Democratic presidential candidate Bernie Sanders matched his rhetoric about wealth inequality with action Monday when he joined about 200 Verizon workers rallying in New York City. The union picket, which was organized by the Communication Workers of America and International Brotherhood of Electrical Workers, came as part of a monthslong contract battle with Verizon, MSNBC reported.

“Let me get to the point,” Sanders told an enthusiastic crowd. “The middle class in this country is disappearing, and what Verizon is doing to their workers is exactly what has got to be fought if we are going to rebuild the American middle class.”

Union leaders have been negotiating with the communications giant since it proposed a new contract in June, but employees say the company is undermining their job security and trying to raise their healthcare contributions and alter their pension structure. That CWA also charges that Verizon unfairly fired a Brooklyn employee, Bianca Cunningham, for "supporting a bullied worker."


Verizon has denied firing workers for union activity -- which is illegal -- and Rich Young, a spokesman for the company, told MSNBC it wants to work with union leaders to reach a deal.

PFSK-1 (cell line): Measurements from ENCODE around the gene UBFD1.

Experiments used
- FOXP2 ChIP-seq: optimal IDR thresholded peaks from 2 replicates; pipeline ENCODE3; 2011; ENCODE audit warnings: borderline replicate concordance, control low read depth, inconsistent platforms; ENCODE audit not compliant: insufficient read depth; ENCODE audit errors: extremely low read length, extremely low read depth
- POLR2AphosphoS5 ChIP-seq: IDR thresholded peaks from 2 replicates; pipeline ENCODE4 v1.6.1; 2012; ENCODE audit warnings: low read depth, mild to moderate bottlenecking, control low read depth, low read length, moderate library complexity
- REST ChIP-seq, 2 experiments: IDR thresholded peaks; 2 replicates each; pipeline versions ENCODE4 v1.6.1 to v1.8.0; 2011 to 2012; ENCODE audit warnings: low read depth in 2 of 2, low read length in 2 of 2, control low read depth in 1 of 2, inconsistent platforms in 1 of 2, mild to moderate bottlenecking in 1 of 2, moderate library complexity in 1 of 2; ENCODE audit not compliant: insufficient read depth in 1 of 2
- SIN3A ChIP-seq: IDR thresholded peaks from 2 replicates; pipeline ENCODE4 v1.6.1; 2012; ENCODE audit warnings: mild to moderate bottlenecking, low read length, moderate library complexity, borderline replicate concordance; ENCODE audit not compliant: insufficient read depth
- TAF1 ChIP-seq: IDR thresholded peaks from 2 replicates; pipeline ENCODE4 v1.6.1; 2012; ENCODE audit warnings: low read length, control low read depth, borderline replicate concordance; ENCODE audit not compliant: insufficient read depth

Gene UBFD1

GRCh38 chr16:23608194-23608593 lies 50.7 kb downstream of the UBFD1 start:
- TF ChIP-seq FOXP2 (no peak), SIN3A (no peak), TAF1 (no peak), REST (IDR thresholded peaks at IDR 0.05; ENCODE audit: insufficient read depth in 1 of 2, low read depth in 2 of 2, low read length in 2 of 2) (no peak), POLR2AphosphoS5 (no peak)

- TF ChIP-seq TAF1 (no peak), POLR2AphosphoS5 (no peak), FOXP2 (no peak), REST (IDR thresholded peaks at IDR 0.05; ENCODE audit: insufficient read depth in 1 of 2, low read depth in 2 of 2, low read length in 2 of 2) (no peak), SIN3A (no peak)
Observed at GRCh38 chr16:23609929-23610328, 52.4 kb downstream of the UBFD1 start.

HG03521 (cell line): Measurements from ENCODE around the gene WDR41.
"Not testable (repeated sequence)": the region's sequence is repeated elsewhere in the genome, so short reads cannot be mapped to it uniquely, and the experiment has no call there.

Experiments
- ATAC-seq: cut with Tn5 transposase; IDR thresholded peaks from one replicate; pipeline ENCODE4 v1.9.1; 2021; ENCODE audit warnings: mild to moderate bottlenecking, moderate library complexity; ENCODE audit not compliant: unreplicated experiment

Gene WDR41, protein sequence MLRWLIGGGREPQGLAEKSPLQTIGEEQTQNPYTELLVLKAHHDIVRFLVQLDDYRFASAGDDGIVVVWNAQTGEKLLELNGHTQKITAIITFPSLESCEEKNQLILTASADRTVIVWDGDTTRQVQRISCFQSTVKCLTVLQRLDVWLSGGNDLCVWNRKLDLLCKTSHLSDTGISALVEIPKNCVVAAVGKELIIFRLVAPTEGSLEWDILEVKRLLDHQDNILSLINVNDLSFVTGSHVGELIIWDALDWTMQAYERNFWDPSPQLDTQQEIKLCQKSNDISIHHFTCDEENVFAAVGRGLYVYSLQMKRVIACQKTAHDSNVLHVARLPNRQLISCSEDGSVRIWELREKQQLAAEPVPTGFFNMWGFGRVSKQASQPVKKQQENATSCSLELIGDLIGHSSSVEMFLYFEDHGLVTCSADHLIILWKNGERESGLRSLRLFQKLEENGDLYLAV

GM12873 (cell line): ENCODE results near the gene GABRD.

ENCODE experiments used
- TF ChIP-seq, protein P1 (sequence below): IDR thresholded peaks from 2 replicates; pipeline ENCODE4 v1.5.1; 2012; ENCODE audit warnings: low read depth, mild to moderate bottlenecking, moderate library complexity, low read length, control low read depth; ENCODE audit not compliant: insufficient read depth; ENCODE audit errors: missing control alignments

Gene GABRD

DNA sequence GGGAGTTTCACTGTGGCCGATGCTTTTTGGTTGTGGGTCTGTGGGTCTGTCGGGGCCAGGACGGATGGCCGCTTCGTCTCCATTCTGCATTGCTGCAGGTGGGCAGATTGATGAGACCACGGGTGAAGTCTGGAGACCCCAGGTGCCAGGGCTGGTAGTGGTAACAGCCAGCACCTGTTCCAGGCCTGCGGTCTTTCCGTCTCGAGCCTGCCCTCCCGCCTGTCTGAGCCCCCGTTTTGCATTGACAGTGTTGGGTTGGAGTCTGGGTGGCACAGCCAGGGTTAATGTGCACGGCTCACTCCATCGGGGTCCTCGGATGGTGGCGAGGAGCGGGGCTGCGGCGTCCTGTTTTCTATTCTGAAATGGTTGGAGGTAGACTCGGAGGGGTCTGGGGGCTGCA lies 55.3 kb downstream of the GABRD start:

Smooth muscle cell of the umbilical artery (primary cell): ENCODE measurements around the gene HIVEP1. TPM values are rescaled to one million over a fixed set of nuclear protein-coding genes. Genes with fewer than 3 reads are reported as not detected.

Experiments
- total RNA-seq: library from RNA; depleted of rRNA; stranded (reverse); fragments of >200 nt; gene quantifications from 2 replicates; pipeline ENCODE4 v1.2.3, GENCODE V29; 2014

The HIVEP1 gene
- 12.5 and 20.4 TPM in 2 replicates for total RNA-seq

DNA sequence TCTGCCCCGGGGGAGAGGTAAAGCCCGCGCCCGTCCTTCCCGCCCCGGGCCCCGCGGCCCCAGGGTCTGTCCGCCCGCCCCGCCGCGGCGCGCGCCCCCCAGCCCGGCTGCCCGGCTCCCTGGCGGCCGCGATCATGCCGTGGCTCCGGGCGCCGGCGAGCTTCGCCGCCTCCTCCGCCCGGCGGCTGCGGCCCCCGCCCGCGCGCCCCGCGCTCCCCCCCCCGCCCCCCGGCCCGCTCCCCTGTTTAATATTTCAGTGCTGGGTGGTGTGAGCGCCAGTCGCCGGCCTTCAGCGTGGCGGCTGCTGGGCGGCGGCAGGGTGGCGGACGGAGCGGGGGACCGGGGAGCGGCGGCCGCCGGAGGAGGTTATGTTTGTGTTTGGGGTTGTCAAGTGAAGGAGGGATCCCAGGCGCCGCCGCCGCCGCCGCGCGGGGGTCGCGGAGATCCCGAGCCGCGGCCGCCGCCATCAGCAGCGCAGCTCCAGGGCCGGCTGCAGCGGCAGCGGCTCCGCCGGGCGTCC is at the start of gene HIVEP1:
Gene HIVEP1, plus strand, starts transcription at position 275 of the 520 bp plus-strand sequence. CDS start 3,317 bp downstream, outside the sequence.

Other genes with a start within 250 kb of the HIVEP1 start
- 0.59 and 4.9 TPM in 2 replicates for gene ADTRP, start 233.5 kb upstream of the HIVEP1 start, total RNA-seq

“Unfortunately, while we’ve worked hard in trying to meet that goal, week after week union leaders issue a myriad of distracting mischaracterizations, distorted facts and innuendo,” Young said. “These PR stunts do nothing to help advance the bargaining process. Verizon remains ready to hold serious discussions and engage in meaningful negotiations that will result in a fair and balanced agreement.”

The contract, which covers 39,000 workers, expired in August, and employees have been working without a contract as negotiations continue. It is unusual for a presidential candidate to take a stand against a large company such as Verizon, but not for Sanders. Last year, the Vermont senator picketed with workers at FairPoint Communications in Vermont when 1,7000 employees represented by IBEW were on strike, according to the Huffington Post.

Sanders is competing with Hillary Clinton for labor support in the 2016 campaign, and the former secretary of state has already snagged several key union endorsements. The CWA has not yet endorsed a candidate for president, but Sanders is no doubt hoping his public solidarity will help him get more union support. He trails Clinton 25 percent to 48 percent in the Real Clear Politics national polling average in the Democratic presidential race, but continues to see lots of support at the grassroots level.




Dennis Trainor, vice president of CWA District 1, told MSNBC Monday that the union, which represents 600,000 workers, was currently polling members on which candidate it should endorse for president. He said Clinton “was very good, but she hasn’t shown up at any of our rallies yet.”